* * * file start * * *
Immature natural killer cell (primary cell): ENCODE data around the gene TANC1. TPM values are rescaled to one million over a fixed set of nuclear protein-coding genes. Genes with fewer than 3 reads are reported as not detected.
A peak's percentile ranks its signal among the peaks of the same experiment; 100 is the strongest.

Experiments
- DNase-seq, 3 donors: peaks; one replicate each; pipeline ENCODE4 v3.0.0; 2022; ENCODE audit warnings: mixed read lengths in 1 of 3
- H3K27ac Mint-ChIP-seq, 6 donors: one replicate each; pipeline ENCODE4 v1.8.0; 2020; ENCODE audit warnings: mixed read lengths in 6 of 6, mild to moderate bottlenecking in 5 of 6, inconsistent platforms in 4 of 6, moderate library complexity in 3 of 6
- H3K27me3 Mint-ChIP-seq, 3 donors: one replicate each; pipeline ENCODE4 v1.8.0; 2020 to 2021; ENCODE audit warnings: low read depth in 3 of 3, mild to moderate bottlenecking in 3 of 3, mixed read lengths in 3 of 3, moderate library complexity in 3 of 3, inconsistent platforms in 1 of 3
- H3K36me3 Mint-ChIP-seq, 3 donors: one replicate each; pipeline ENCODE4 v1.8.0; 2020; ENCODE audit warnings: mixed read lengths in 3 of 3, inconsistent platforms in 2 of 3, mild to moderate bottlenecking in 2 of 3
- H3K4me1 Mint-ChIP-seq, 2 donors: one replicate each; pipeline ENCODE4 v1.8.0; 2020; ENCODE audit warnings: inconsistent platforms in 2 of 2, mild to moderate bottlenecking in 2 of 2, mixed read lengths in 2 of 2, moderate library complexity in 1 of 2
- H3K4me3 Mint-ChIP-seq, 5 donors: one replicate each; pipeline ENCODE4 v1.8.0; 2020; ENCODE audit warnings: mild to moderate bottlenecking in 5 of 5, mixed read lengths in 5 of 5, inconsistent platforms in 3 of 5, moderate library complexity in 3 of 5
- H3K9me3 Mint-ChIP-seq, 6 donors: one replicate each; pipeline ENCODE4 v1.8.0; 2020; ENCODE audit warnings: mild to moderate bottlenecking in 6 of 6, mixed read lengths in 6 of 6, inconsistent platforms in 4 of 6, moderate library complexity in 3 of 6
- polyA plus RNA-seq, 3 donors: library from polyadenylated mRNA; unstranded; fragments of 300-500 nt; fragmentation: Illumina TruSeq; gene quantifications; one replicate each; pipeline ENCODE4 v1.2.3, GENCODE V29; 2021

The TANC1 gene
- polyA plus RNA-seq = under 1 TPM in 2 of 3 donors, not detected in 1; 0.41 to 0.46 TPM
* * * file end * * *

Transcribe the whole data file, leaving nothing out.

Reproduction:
Immature natural killer cell (primary cell): ENCODE data around the gene TANC1. TPM values are rescaled to one million over a fixed set of nuclear protein-coding genes. Genes with fewer than 3 reads are reported as not detected.
A peak's percentile ranks its signal among the peaks of the same experiment; 100 is the strongest.

Experiments
- DNase-seq, 3 donors: peaks; one replicate each; pipeline ENCODE4 v3.0.0; 2022; ENCODE audit warnings: mixed read lengths in 1 of 3
- H3K27ac Mint-ChIP-seq, 6 donors: one replicate each; pipeline ENCODE4 v1.8.0; 2020; ENCODE audit warnings: mixed read lengths in 6 of 6, mild to moderate bottlenecking in 5 of 6, inconsistent platforms in 4 of 6, moderate library complexity in 3 of 6
- H3K27me3 Mint-ChIP-seq, 3 donors: one replicate each; pipeline ENCODE4 v1.8.0; 2020 to 2021; ENCODE audit warnings: low read depth in 3 of 3, mild to moderate bottlenecking in 3 of 3, mixed read lengths in 3 of 3, moderate library complexity in 3 of 3, inconsistent platforms in 1 of 3
- H3K36me3 Mint-ChIP-seq, 3 donors: one replicate each; pipeline ENCODE4 v1.8.0; 2020; ENCODE audit warnings: mixed read lengths in 3 of 3, inconsistent platforms in 2 of 3, mild to moderate bottlenecking in 2 of 3
- H3K4me1 Mint-ChIP-seq, 2 donors: one replicate each; pipeline ENCODE4 v1.8.0; 2020; ENCODE audit warnings: inconsistent platforms in 2 of 2, mild to moderate bottlenecking in 2 of 2, mixed read lengths in 2 of 2, moderate library complexity in 1 of 2
- H3K4me3 Mint-ChIP-seq, 5 donors: one replicate each; pipeline ENCODE4 v1.8.0; 2020; ENCODE audit warnings: mild to moderate bottlenecking in 5 of 5, mixed read lengths in 5 of 5, inconsistent platforms in 3 of 5, moderate library complexity in 3 of 5
- H3K9me3 Mint-ChIP-seq, 6 donors: one replicate each; pipeline ENCODE4 v1.8.0; 2020; ENCODE audit warnings: mild to moderate bottlenecking in 6 of 6, mixed read lengths in 6 of 6, inconsistent platforms in 4 of 6, moderate library complexity in 3 of 6
- polyA plus RNA-seq, 3 donors: library from polyadenylated mRNA; unstranded; fragments of 300-500 nt; fragmentation: Illumina TruSeq; gene quantifications; one replicate each; pipeline ENCODE4 v1.2.3, GENCODE V29; 2021

The TANC1 gene
- polyA plus RNA-seq = under 1 TPM in 2 of 3 donors, not detected in 1; 0.41 to 0.46 TPM